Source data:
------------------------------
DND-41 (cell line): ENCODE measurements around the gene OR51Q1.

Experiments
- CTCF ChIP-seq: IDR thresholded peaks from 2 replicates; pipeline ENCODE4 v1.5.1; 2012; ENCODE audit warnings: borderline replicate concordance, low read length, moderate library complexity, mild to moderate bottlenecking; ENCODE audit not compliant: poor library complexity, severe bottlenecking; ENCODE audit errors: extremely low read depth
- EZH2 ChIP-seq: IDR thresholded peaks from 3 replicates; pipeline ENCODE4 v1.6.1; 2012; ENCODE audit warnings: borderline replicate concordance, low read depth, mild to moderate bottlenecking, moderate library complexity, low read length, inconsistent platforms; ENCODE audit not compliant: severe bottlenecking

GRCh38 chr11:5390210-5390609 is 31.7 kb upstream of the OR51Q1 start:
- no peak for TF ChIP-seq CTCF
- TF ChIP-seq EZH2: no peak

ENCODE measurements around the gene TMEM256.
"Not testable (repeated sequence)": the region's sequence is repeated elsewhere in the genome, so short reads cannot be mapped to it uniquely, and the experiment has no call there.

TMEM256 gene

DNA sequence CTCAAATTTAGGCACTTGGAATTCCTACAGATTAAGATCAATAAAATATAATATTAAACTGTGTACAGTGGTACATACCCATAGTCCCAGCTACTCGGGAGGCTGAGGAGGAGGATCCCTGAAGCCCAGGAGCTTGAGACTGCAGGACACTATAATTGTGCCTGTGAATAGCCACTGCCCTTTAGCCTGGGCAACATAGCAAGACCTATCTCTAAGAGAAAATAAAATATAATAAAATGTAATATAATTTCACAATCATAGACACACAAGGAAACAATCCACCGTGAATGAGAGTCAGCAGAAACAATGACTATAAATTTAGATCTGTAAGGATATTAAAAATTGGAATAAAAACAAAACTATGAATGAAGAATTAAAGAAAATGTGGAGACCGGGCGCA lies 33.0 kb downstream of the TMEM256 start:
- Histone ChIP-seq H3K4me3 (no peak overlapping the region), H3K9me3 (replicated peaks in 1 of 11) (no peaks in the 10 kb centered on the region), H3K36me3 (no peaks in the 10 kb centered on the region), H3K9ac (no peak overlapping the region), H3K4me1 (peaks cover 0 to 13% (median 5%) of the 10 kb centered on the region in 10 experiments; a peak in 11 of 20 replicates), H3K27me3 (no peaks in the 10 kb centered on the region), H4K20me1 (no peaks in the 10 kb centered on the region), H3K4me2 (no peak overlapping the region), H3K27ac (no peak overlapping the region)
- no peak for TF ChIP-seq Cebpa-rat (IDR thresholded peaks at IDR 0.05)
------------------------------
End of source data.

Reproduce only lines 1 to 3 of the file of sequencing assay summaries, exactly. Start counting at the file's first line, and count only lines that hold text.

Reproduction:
DND-41 (cell line): ENCODE measurements around the gene OR51Q1.

Experiments
- CTCF ChIP-seq: IDR thresholded peaks from 2 replicates; pipeline ENCODE4 v1.5.1; 2012; ENCODE audit warnings: borderline replicate concordance, low read length, moderate library complexity, mild to moderate bottlenecking; ENCODE audit not compliant: poor library complexity, severe bottlenecking; ENCODE audit errors: extremely low read depth